Rearranging Chairs as an Act of Leadership

by cv harquail on March 8, 2010

Certain members of my friends and family circle make fun of me tease me because I often rearrange the chairs at social, public and business gatherings.

My beloved sister got a bit irked by my penchant for chair moving last month when, 20 minutes before her party started, she came into her living room to see me adjusting her furniture arrangement. “That looks terrible! It’s off balance!” she protested.

But I invoked my older sister status my PhD and told her that I knew what I was doing. I would have explained myself, but it can be difficult to articulate just why a big square of 14 seats is not as good as 3 rounded clusters of 4 or 5 seats.

How we sit is how we interact.

Most people walk into an empty room and look for symmetry or pattern in the seating arrangement, but not me.

I look for the dynamics those empty seats might create. If I don’t like what the chairs predict, I move them. I don’t want the room to look good; I want the room to work for the people who will fill it.

Many people don’t realize how much the physical structure of a room influences interaction. They don’t understand how to arrange chairs so that conversation is easier. And, they rarely think about how people might be clustered in small groups so that they can hear each other and make real, authentic connections.

I’ve realized that I often do my rearranging covertly, without asking for anyone’s permission, simply because explaining my reasons takes too long. But now I’ve discovered a lovely list of five reasons why circles (and curves, and clusters) can be so effective at fostering honest and authentic communication.


5 ways that moving chairs helps us lead

Christina Baldwin and Ann Linnea, authors of The Circle Way: A leader in every chair, have summarized 5 of their important insights from “The Circle Way” their framework for facilitating shared leadership and shared engagement,  at the BK Communiqué Author Lists Blog.

I won’t snitch BK’s content by reposting the full list hear. But let me tempt you to go to their post by sharing my favorite reason:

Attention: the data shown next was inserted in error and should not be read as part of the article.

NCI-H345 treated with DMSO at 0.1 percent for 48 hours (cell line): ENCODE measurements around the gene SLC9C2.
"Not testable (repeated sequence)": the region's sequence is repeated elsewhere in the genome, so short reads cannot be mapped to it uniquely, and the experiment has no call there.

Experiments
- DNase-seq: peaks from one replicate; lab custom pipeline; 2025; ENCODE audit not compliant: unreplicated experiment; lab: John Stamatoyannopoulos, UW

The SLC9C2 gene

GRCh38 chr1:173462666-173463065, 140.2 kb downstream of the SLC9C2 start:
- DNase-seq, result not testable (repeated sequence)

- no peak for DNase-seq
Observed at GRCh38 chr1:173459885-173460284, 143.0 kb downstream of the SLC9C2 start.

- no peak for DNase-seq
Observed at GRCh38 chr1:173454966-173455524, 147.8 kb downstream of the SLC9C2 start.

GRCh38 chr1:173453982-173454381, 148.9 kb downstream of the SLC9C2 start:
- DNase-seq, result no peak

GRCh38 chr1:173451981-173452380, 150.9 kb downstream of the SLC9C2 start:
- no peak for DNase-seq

3. Meeting in circle is a sort of a contained treasure hunt. The wisdom we need is in the room, and the only way to truly gather it, think about it, and make decisions based on it, is to hear every voice. Who has the question? Who has the answer? Who knows the next piece? What creative idea will be heard from an unexpected source?

Baldwin and Linnea also have a website, PeerSpirit, where they offer us a downloadable set of guidelines for using circles to facilitate authentic communication.

201003081334.jpgLike Dotmocracy, Linnea and Baldwin’s Circle process is a straightforward tool that can transform colleagues’ interactions in ways that elicit new ideas, increase enthusiasm, build relationships, and nurture commitment to an important goal.

Be a leader. Move some chairs.

Drag one of them over here, and smush those two together, and viola, people can hear each other. People can make eye contact. People can lean back and laugh without falling away from the energy. People can challenge each other and nudge each other forward.

Pull up a chair, and we can really work together.

See also:

Tools for Authentic Organizations: Dotmocracy


Sandy March 9, 2010 at 12:51 pm

CV, I do this too.

It’s amazing what happens when a “business” meeting happens in a room without tables, where no one can pretend to be taking notes, or check their Blackberry under the table.

The lack of tables can be really disconcerting, and make people anxious. It draws their attention to how little eye contact they are used to during a meeting. I think eye contact is a key part of authentic face-to-face conversation.

Oh, and my students from the Marines tell me that the circle was an important lesson for them when meeting with Afghan tribal elders.

cv harquail March 10, 2010 at 7:28 am

HI Sandy —
I know I’m not the only covert chair re-arranger, so I appreciate knowing that I have good company…You’d really like the whole argument and explanation for The Circle Way (the book), since it goes into greater detail about the reasons for and cross-cultural uses of the circle format. Also, Baldwin & Linnea add process guidelines and a framework that really expanded how I’d been thinking of the interaction between circles and group dynamics == esp their idea that in a circle, leadership is on the lip of every seat. cv

Leila Monaghan March 10, 2010 at 10:49 am

I too am a major chair mover, usually to get circles in classroom settings. Having worked with the Deaf community for many years, I have a strong sense of “Deaf etiquette”–if people can’t see you, they can’t understand what you are “saying.” For discussion between individuals (usually students in my case), they have to talk to each other’s faces, not to their backs.

James Wells March 16, 2010 at 12:56 pm

Any gathering can benefit from circular arrangements. Our mastermind group, made up of five self-employed folks, meets in circle format once a month and it helps us to be open and honest with one another. My last birthday party was in a large hall, so I placed a large potted plant in the centre of the room as a focal point of life and growth, then arranged chairs in circular groups of four or five in various places around the room. The conversations were delicious!
.-= James Wells´s last blog ..Do the Prep Work! =-.

Justyna Bizdra April 3, 2010 at 11:53 am

I love creativity and your post gives me some new ideas:) I use brainstorming quite often and how we sit or walk around matters a lot. Now, after reading your post, I’ve got some “sitting methods of improvement” in my mind:)
.-= Justyna Bizdra´s last blog ..Is Wordpress Security of any importance to you? =-.

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